Colorado Prop CC’s failure may lead to bigger TABOR fights in 2020
Proposition CC’s big defeat this week was only the latest in a series of bruising ballot-box losses for Colorado Democrats and their allies, but some activists are gearing up for an even bigger fight next year.
Already on the menu of options: a full repeal of the Taxpayer’s Bill of Rights — the nuclear option of Colorado politics — and a revived stab at a progressive income tax that would cost high earners more. Voters rejected the latter proposal last year as a way to raise more money for schools, but its backers see a potential opening in a presidential election year with far greater turnout.
“Whatever we do next must be bold enough to drown out the alarmists,” declared Scott Wasserman from the liberal Bell Policy Center on Tuesday night as CC’s decisive defeat sunk in. “That work begins today.”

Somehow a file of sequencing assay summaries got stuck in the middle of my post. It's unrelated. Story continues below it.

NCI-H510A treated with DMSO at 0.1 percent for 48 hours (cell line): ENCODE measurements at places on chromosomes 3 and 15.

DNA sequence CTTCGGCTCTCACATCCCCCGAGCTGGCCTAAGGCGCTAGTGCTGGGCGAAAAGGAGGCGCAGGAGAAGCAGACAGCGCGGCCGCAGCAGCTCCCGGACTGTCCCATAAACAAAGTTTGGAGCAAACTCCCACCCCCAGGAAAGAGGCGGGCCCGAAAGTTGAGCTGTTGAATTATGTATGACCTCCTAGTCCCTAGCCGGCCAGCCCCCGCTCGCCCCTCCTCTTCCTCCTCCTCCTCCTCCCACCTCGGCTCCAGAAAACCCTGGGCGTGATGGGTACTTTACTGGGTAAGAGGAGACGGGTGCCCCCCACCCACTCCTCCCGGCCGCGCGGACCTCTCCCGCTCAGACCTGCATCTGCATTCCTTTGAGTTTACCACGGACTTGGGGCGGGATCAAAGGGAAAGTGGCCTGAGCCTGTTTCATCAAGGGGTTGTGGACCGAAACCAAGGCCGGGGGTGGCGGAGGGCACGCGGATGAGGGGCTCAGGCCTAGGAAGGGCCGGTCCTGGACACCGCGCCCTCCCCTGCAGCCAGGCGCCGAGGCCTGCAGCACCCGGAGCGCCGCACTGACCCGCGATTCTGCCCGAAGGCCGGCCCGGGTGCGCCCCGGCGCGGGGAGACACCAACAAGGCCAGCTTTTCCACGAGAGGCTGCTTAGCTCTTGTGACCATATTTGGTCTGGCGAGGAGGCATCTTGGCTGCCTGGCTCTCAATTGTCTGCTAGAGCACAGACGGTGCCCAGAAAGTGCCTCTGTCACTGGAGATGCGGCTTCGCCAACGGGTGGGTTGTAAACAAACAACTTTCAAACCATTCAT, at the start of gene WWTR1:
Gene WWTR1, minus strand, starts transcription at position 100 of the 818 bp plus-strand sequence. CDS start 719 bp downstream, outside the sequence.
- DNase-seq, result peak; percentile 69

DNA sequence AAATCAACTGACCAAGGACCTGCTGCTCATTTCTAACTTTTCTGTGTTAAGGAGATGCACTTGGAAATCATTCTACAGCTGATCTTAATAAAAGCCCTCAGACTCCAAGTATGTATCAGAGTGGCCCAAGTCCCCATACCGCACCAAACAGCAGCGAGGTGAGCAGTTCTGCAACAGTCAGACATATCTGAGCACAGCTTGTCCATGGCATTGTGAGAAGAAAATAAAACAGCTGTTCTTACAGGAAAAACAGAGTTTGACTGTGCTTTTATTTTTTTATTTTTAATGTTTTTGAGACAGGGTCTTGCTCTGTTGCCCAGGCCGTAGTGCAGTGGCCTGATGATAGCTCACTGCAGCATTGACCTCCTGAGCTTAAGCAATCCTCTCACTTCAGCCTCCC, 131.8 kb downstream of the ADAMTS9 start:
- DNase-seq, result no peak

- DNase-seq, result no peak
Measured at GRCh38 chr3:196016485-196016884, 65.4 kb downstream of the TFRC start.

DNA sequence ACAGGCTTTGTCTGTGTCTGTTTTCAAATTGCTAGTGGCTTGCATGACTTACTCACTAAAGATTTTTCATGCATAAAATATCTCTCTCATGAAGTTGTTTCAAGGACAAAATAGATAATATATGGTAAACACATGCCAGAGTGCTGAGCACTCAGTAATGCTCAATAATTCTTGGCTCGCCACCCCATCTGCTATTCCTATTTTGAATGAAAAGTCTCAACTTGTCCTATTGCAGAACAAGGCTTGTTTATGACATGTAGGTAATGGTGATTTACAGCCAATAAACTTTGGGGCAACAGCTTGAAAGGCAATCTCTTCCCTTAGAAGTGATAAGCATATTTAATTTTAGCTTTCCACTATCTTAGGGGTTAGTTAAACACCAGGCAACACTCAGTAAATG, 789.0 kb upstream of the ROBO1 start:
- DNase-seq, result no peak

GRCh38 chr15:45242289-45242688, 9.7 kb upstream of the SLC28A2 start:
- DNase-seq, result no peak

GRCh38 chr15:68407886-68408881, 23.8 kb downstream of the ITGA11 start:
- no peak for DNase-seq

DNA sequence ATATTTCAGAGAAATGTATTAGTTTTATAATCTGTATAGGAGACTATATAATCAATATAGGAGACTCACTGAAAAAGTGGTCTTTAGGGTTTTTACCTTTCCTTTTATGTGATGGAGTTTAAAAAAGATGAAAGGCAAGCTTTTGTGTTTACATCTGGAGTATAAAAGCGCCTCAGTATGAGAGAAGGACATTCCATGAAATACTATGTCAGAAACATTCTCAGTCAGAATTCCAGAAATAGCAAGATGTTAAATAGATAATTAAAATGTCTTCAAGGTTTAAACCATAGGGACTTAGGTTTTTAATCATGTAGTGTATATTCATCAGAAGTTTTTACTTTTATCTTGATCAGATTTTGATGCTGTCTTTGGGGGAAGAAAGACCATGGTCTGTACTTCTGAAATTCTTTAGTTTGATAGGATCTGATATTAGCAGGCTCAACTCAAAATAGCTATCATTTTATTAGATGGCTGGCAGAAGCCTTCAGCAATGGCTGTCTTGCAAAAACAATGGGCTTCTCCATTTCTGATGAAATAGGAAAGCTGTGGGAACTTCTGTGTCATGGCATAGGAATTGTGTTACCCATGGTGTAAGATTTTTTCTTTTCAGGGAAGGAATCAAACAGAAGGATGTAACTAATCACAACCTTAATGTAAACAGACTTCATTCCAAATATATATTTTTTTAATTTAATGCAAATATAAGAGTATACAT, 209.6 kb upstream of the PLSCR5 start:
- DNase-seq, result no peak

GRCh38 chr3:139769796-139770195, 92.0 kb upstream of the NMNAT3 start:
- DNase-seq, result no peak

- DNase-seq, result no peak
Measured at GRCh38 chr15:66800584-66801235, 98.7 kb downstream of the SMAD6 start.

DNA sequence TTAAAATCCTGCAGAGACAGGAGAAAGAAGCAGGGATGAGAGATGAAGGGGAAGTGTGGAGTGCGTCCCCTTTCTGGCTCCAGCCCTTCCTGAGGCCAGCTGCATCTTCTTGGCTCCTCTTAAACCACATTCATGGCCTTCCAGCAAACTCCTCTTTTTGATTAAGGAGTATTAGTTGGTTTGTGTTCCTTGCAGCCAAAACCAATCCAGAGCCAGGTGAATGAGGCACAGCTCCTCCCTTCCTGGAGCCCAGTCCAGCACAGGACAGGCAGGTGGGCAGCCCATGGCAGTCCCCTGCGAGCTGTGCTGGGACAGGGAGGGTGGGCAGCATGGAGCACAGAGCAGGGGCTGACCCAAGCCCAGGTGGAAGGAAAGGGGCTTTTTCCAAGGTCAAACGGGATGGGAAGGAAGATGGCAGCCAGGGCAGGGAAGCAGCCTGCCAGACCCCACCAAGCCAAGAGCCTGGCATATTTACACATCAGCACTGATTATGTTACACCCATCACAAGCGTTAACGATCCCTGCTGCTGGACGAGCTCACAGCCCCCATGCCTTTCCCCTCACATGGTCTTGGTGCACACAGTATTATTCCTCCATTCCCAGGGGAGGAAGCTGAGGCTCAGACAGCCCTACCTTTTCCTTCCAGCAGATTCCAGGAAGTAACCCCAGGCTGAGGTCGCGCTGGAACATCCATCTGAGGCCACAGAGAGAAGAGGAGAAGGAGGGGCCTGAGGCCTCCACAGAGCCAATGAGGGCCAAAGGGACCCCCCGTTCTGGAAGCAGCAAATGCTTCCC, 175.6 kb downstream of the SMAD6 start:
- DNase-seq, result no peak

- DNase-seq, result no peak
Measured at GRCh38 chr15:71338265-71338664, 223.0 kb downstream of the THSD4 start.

That sentiment was the most aggressive signal that backers of CC don’t intend to stand down in their efforts to reform TABOR — or to seek out new sources to fill recurring funding gaps of hundreds of millions of dollars for K-12 education, higher education and transportation, the three areas that would have benefited from CC. Losing by more than 8 percentage points in the latest results, the measure would have let the state keep excess tax revenues above the spending cap instead of returning it to taxpayers.
Read more via The Denver Post.
While policymakers are celebrating a big drop in Colorado’s individual health insurance prices for 2020, they’re also scrambling to combat the sharp decline in the number of carriers in rural parts of the state where 22 of 64 counties have just one option on the Obamacare marketplace.